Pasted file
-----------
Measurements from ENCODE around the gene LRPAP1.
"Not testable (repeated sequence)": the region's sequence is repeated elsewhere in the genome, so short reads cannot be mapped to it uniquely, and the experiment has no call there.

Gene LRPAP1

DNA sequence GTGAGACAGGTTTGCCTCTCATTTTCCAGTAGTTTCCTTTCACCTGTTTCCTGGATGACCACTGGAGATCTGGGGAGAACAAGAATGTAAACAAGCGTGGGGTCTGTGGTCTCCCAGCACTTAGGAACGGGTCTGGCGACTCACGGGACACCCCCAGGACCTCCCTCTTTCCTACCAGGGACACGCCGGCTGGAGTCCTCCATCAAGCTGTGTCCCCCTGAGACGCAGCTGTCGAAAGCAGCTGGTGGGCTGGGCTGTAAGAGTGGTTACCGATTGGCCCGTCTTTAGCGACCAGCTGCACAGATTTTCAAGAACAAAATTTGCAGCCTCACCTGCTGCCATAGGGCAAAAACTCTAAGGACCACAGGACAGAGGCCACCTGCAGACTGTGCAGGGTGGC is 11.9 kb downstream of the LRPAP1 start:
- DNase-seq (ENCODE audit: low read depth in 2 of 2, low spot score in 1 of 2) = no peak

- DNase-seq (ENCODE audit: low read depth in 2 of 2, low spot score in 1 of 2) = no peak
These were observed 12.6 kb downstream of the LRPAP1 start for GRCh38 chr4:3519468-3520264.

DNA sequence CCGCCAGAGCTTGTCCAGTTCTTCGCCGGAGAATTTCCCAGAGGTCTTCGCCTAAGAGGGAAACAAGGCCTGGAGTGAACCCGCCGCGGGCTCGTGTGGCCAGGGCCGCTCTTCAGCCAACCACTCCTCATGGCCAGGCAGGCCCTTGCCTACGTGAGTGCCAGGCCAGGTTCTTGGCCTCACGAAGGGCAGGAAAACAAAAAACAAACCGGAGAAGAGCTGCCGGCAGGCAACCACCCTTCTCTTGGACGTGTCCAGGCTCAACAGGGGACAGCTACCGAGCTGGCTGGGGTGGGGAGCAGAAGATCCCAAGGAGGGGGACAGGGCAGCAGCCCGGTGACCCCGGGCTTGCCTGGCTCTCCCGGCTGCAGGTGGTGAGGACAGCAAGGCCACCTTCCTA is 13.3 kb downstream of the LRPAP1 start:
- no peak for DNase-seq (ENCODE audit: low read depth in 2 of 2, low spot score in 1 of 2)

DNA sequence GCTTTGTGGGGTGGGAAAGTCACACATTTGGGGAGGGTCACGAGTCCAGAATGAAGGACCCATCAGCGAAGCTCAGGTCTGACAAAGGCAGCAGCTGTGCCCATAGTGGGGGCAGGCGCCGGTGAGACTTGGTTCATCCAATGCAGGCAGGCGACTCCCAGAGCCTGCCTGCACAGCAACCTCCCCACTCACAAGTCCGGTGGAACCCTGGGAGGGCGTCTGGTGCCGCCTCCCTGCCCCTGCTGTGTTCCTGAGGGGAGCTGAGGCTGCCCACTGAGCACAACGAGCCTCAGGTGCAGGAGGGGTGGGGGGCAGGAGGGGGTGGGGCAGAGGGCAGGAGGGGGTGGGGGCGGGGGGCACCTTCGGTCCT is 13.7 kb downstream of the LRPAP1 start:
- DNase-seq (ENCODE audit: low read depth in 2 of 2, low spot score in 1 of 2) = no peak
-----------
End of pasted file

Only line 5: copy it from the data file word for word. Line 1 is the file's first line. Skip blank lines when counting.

- DNase-seq (ENCODE audit: low read depth in 2 of 2, low spot score in 1 of 2) = no peak